Add variable valve timing (which is old hat now-a-days_) and Viola! A
NEW Design :-)


I'd like to drive one, just to see how it feels.


Sometimes the "cutting edge" cuts both ways :-)

I had a friend that bought one of the first Wankel engine Mazda cars
imported into Thailand..... A year later he replaced the rotary with a
piston engine :-) He told me that he had it done at the Mazda shop and
it was literally a "drop in". Although that was likely an
engine-transmission package drop in.

(Years later he died of alcoholism but I'm not sure if the Mazda or
the woman he married caused that :-)
--
cheers,

John B.



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Old June 22nd 15, 03:16 PM posted to rec.crafts.metalworking
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Posts: 1,417
Default Volvo's supercharger + turbocharger

On Sun, 21 Jun 2015 17:40:11 -0400
Ed Huntress wrote:

For the gearheads:

If you think that engines are getting too complicated, you'll want to
take a look at Volvo's T6 engine. It has both a mechanical
supercharger and a turbocharger.

snip

For sure, I like my old truck with mechanical diesel. The manual
windows go up/down, no air conditioner to break, no computer... you get
the idea

Did you see what Land Rover did, an app to control/maneuver the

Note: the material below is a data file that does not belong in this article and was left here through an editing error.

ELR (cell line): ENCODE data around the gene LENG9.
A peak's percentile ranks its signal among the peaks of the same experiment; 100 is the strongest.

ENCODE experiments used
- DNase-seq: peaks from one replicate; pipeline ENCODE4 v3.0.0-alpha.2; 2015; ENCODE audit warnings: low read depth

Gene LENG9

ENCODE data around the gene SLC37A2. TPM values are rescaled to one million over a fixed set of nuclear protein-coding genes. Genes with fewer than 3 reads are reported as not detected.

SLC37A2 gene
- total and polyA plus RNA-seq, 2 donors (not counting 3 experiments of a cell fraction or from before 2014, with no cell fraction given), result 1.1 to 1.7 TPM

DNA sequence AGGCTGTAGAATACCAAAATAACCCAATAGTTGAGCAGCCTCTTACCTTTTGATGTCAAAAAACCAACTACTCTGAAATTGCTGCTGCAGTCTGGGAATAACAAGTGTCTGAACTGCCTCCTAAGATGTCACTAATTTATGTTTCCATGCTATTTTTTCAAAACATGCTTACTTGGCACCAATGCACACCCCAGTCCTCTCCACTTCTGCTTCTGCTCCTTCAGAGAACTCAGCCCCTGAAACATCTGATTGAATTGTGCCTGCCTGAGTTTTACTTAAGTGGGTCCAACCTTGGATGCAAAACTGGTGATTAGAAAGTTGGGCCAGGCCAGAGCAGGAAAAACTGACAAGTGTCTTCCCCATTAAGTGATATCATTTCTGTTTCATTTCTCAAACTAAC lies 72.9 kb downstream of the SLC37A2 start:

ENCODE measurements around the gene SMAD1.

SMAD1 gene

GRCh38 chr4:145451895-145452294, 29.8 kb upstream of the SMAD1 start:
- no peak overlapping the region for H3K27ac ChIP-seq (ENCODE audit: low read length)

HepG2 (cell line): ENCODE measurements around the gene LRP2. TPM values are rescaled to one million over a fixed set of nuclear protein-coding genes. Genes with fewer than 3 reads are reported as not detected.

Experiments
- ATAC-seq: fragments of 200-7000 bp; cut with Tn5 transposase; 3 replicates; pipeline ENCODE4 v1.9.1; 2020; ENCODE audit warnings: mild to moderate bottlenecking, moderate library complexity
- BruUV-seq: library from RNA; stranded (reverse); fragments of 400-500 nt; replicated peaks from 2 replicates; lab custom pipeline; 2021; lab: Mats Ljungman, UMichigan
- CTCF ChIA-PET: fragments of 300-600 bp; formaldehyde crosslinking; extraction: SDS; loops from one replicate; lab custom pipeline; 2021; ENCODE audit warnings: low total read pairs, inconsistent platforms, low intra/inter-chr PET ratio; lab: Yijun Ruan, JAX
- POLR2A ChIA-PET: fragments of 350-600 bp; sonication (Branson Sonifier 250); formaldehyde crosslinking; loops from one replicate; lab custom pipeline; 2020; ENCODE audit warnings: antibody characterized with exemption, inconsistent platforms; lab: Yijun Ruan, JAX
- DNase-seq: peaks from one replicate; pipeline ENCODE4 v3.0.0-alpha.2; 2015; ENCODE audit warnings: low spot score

vehicle?

https://www.youtube.com/watch?v=QjJ2wKCMq5w

I can hardly wait for that to get hacked and it will be for sure...

--
Leon Fisk
Grand Rapids MI/Zone 5b
Remove no.spam for email

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Old June 22nd 15, 03:20 PM posted to rec.crafts.metalworking
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Posts: 12,540
Default Volvo's supercharger + turbocharger

On Mon, 22 Jun 2015 03:27:33 -0400, "Steve W."
wrote:

Ed Huntress wrote:
For the gearheads:

If you think that engines are getting too complicated, you'll want to
take a look at Volvo's T6 engine. It has both a mechanical
supercharger and a turbocharger.

This has been in the press for around a year, but the engine is
available in two cars, is in production, and is getting some reviews.
Apparently it's very nice to drive. I wonder how nice it is to
repair...

The Eaton supercharger is there for low-end boost, to make the 2-liter
4-cyl. feel like a V8, with no turbo lag. At around 3500 rpm, a clutch